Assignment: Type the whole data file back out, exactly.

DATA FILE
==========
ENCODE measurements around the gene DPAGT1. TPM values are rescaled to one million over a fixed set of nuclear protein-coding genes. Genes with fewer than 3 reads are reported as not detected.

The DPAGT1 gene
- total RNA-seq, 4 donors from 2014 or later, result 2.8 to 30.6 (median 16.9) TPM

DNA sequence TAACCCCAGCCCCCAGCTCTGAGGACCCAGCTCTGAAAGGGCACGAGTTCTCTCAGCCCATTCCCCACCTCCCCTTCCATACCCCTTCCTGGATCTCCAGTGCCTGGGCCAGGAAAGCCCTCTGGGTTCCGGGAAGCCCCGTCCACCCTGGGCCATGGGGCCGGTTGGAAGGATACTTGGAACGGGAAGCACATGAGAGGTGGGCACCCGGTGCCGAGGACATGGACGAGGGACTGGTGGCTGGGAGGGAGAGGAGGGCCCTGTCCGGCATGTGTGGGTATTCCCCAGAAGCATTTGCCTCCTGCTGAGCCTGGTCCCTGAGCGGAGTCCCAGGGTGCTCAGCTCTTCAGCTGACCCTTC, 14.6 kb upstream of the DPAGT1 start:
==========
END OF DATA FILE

ENCODE measurements around the gene DPAGT1. TPM values are rescaled to one million over a fixed set of nuclear protein-coding genes. Genes with fewer than 3 reads are reported as not detected.

The DPAGT1 gene
- total RNA-seq, 4 donors from 2014 or later, result 2.8 to 30.6 (median 16.9) TPM

DNA sequence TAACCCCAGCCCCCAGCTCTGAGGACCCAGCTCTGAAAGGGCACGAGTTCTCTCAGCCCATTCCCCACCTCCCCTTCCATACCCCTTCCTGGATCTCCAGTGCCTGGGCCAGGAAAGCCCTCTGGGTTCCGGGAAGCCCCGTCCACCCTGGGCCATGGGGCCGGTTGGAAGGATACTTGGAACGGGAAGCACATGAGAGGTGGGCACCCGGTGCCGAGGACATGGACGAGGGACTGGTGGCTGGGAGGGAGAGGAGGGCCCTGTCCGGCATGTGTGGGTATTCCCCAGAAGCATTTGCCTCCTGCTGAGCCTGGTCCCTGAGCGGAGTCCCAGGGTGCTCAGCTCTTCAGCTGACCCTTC, 14.6 kb upstream of the DPAGT1 start: